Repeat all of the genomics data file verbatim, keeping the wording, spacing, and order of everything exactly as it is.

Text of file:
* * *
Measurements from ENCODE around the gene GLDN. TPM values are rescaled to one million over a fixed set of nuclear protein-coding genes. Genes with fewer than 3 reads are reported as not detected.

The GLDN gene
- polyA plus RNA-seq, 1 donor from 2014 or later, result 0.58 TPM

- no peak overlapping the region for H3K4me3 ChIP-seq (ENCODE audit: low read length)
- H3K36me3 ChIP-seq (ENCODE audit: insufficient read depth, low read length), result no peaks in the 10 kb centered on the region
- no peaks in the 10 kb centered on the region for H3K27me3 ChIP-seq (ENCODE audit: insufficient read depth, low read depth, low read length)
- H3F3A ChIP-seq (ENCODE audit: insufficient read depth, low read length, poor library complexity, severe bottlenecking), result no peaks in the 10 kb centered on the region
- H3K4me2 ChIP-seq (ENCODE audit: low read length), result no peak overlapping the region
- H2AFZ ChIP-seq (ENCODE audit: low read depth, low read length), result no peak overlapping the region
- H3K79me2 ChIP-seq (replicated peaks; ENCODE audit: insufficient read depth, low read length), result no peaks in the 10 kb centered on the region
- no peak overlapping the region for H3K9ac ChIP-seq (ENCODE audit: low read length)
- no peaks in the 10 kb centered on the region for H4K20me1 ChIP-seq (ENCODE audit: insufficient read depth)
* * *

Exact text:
Measurements from ENCODE around the gene GLDN. TPM values are rescaled to one million over a fixed set of nuclear protein-coding genes. Genes with fewer than 3 reads are reported as not detected.

The GLDN gene
- polyA plus RNA-seq, 1 donor from 2014 or later, result 0.58 TPM

- no peak overlapping the region for H3K4me3 ChIP-seq (ENCODE audit: low read length)
- H3K36me3 ChIP-seq (ENCODE audit: insufficient read depth, low read length), result no peaks in the 10 kb centered on the region
- no peaks in the 10 kb centered on the region for H3K27me3 ChIP-seq (ENCODE audit: insufficient read depth, low read depth, low read length)
- H3F3A ChIP-seq (ENCODE audit: insufficient read depth, low read length, poor library complexity, severe bottlenecking), result no peaks in the 10 kb centered on the region
- H3K4me2 ChIP-seq (ENCODE audit: low read length), result no peak overlapping the region
- H2AFZ ChIP-seq (ENCODE audit: low read depth, low read length), result no peak overlapping the region
- H3K79me2 ChIP-seq (replicated peaks; ENCODE audit: insufficient read depth, low read length), result no peaks in the 10 kb centered on the region
- no peak overlapping the region for H3K9ac ChIP-seq (ENCODE audit: low read length)
- no peaks in the 10 kb centered on the region for H4K20me1 ChIP-seq (ENCODE audit: insufficient read depth)